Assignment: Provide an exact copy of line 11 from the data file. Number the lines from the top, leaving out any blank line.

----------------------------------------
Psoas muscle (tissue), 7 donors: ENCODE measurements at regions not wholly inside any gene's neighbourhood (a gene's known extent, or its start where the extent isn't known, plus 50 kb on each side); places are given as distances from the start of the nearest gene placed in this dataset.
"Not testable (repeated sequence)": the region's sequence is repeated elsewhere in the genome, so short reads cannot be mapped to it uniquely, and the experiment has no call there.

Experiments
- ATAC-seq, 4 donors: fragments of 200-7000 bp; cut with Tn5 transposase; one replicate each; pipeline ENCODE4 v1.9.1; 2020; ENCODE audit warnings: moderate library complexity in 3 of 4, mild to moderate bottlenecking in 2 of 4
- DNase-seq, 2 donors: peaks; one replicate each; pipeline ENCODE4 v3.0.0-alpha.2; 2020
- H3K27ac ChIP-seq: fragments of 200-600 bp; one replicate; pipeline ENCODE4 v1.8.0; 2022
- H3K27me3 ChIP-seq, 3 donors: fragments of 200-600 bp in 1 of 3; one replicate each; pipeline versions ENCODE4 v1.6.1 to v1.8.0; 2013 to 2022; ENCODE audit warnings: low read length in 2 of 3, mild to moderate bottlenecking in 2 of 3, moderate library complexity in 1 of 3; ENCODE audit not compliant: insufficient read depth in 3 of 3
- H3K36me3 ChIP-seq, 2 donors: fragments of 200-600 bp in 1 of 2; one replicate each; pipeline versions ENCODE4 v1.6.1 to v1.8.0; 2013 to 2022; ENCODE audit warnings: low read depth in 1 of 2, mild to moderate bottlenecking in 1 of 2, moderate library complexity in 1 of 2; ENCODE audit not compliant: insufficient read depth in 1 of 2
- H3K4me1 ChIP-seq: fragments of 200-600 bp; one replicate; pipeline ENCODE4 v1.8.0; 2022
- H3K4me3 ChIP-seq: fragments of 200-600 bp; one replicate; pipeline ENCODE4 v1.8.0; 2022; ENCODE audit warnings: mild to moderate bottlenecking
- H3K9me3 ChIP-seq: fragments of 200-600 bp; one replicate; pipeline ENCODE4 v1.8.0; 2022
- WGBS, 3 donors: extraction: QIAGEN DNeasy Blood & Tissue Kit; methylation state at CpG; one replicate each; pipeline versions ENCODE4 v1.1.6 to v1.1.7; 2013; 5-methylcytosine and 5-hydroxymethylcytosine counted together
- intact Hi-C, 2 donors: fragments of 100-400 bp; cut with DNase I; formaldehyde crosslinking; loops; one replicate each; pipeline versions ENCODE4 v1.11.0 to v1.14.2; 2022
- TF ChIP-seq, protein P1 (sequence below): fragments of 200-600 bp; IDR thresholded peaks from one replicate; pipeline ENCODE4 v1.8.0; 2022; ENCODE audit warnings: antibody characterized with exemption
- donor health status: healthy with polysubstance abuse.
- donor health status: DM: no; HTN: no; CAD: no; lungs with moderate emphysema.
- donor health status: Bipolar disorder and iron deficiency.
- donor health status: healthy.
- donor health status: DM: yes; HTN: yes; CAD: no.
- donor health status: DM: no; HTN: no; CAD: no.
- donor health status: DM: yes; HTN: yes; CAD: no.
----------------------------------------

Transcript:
- H3K9me3 ChIP-seq: fragments of 200-600 bp; one replicate; pipeline ENCODE4 v1.8.0; 2022